French Presidential Candidate Hollande – Part 1: They’ll Have to Listen to Me

March 13th, 2012

Published on Spiegel Online International, Interview with François Hollande, March 12, 2012. (Interview conducted by Mathieu von Rohr and Romain Leick; translated from the German by Christopher Sultan).

In a SPIEGEL interview, French Socialist Party presidential candidate François Hollande reacts to German Chancellor Angela Merkel’s refusal to meet with him in the run-up to the election, explains how he would like to renegotiate the European fiscal pact if he is elected and shares why it is unlikely we will soon hear the term “Merlande” if he is elected … //  

… SPIEGEL: You have antagonized the chancellor by demanding a renegotiation of the European Union fiscal pact, which obligated the member states to impose austerity measures. If you are elected, could your first meeting end up being a little embarrassing?

  • Hollande: It won’t be embarrassing for anyone. For me, it will be an opportunity to tell her exactly what I want: a reorientation of Europe in the direction of more growth. This is a necessity that the fiscal pact doesn’t take into account.

SPIEGEL: Does this mean that you would behave like a defiant winner? Or would you more likely be eating humble pie?

  • Hollande: Neither. I have great respect for Mrs. Merkel, as well as for the German people, who, as we know, will go to the polls themselves in September 2013. And everyone knows that I, as a Socialist, have good connections to (Germany’s center-left) Social Democratic Party.

SPIEGEL: You haven’t just upset Mrs. Merkel, but also the heads of other European governments. Aren’t you worried about becoming something of a pariah in Europe?

  • Hollande: Listen, no! I’m just on my way to visit Polish President (Bronislaw) Komorowski, and I’ve already met with President Georgio Napolitano in Italy. I’ve had meetings in Brussels with the president of the European Commission and EU foreign policy chief Catherine Ashton. Should I go on?

SPIEGEL: We’re talking about those who don’t want to meet with you. Our report that Mrs. Merkel and other leaders don’t want to see you has caused a stir in France.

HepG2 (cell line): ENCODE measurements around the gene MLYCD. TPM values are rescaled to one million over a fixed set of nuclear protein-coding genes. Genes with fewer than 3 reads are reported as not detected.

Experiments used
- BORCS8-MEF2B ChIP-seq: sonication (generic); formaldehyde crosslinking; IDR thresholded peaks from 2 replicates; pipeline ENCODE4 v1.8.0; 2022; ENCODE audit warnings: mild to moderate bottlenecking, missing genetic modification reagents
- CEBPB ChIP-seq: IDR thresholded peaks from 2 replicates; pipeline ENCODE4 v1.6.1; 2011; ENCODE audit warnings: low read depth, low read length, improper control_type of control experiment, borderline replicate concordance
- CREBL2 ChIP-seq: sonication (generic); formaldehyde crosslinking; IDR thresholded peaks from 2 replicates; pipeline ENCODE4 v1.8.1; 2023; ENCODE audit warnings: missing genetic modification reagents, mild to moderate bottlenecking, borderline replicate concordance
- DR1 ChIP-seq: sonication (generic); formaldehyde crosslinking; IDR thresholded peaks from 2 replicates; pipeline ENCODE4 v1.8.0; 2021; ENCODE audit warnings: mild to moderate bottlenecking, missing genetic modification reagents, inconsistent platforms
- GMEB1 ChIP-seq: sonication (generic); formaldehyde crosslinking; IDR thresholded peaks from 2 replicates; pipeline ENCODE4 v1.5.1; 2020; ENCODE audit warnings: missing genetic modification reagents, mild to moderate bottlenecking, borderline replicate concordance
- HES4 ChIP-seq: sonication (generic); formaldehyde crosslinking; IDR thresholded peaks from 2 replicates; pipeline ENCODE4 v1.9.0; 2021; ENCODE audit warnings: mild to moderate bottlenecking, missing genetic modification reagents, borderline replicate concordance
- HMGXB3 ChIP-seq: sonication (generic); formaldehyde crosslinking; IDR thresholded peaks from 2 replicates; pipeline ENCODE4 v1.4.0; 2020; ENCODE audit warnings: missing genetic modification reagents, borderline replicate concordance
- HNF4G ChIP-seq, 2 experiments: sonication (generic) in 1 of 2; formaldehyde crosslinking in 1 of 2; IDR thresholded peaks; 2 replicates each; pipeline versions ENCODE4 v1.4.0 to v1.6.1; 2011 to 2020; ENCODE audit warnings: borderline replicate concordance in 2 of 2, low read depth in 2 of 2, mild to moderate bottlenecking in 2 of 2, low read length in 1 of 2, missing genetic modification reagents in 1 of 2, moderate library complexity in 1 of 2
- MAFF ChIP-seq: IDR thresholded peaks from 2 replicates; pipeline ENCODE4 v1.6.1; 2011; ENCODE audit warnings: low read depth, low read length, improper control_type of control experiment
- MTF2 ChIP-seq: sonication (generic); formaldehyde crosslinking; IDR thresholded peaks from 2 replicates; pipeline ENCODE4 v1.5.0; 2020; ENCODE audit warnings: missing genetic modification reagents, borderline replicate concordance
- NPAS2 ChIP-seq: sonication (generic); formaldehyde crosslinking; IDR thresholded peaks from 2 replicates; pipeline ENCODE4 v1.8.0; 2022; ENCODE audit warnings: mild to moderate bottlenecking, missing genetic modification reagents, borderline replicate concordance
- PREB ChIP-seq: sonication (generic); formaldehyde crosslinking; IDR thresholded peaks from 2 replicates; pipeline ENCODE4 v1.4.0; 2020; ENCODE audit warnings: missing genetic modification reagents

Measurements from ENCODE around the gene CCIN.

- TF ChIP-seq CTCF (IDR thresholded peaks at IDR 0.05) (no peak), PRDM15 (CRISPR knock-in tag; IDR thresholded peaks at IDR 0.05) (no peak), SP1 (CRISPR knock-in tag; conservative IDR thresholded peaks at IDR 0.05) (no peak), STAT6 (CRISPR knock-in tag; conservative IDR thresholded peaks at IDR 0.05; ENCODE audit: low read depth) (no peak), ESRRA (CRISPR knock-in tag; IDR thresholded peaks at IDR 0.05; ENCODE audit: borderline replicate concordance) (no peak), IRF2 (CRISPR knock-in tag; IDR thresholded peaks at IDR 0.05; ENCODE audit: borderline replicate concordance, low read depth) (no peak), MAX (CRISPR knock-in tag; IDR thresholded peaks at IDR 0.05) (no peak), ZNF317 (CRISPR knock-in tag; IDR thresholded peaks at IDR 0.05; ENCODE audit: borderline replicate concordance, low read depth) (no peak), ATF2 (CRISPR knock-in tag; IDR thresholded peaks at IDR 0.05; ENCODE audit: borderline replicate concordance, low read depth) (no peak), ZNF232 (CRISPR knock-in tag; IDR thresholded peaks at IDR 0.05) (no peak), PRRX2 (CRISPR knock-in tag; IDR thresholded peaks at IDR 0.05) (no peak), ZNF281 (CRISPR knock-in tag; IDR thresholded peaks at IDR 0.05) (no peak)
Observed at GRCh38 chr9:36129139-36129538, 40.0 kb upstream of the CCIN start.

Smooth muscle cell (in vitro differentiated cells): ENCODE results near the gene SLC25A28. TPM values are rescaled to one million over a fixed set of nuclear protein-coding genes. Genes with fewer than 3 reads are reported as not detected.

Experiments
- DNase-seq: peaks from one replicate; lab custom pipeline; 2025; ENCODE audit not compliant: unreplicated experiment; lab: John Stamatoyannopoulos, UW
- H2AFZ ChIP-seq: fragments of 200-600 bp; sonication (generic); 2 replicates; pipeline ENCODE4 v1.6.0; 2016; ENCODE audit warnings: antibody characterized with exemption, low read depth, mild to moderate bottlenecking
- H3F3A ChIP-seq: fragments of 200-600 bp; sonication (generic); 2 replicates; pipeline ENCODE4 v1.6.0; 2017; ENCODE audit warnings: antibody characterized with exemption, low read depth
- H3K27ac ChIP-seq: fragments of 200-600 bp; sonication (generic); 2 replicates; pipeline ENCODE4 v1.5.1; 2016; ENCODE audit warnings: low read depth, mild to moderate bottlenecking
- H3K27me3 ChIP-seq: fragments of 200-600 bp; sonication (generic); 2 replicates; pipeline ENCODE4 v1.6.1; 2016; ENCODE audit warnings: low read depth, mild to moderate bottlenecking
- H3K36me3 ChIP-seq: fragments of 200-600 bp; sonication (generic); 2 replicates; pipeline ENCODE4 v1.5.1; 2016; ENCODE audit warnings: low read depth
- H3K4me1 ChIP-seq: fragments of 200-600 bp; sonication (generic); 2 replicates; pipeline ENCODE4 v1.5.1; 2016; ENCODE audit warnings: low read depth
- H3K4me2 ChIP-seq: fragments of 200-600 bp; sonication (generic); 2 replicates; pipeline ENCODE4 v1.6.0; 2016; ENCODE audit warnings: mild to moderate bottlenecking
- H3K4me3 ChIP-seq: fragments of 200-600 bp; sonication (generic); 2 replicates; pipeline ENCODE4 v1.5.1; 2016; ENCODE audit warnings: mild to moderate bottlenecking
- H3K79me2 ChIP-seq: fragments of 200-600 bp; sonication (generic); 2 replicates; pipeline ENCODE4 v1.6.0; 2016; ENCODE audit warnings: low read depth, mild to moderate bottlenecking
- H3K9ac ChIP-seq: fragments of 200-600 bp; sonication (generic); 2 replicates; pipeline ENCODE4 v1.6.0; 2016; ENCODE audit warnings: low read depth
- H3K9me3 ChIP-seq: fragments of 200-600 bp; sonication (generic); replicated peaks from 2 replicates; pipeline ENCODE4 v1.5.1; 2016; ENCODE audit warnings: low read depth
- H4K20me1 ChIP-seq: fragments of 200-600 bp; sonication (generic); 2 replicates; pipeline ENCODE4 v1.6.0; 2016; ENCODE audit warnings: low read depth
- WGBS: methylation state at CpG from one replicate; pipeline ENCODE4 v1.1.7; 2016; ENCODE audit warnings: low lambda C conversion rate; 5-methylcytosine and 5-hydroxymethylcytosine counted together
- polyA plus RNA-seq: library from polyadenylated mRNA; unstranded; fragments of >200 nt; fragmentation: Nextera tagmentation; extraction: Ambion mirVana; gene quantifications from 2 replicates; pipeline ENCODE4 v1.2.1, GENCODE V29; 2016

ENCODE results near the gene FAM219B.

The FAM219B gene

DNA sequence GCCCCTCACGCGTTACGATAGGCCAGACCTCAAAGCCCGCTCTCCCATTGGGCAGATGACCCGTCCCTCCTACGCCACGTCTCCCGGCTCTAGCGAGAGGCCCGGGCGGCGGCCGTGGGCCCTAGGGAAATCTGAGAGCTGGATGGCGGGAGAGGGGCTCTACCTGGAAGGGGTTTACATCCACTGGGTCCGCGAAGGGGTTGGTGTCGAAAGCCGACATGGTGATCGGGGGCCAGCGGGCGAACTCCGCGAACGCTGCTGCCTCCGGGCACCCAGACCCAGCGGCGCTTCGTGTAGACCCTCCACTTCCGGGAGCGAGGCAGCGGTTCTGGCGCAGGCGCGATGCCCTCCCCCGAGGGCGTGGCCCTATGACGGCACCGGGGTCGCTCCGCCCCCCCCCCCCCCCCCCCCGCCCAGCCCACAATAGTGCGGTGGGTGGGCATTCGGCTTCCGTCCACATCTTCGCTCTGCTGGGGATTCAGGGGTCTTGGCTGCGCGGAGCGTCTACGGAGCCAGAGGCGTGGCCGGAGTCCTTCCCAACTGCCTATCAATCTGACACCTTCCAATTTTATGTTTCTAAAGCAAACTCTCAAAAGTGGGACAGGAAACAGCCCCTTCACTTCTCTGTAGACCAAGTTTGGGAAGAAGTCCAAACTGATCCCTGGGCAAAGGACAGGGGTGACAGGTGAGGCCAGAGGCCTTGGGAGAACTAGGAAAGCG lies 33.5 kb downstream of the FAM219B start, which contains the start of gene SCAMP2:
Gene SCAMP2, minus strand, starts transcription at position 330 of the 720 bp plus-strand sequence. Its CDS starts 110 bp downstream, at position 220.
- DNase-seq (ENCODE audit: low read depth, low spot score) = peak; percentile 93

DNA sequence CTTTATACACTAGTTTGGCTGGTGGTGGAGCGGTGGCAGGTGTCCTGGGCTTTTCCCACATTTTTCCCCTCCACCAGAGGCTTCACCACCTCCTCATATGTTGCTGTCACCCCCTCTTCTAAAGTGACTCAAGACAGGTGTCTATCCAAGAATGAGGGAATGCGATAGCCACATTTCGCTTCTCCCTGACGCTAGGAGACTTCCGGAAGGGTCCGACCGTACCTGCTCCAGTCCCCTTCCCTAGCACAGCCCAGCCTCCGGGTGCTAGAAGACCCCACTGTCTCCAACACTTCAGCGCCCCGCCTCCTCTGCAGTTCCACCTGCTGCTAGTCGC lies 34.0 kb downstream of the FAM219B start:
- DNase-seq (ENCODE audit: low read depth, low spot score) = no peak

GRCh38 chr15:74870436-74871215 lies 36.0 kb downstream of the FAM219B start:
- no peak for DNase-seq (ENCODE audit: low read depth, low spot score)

• Hollande: I didn’t write that article in SPIEGEL – you can bear witness to that. At any rate, it had two effects. First, the French asked themselves why this intention existed. Second, it led to denials. But it isn’t foreign leaders who will decide the elections for the French people. Perhaps these people did me a service without knowing it.

SPIEGEL: (Former conservative French Prime Minister) Dominique de Villepin called the chancellor’s support for Sarkozy “the kiss of death.”

  • Hollande: I really didn’t ask Mrs. Merkel to arrange my eventual election in this way. But now everyone knows my position on the fiscal pact, and on the day after the election they will have to take it into account. If I become president, France will not continue with the same policies as under Nicolas Sarkozy – both in domestic policy and in foreign and European policy.

SPIEGEL: And so now you’re campaigning in France as the candidate who is confronting Germany.

  • Hollande: I’m also the candidate who knows that the German-French friendship is indispensable for Europe. And I will never let myself be carried away to making statements that would change it … //

… (full interview text).

Part 2: We Need European Bonds;

Part 3: There Will Be a Balanced Budget at the End of My Term;

German-French Relations: Related articles, background features and opinions about this topic.

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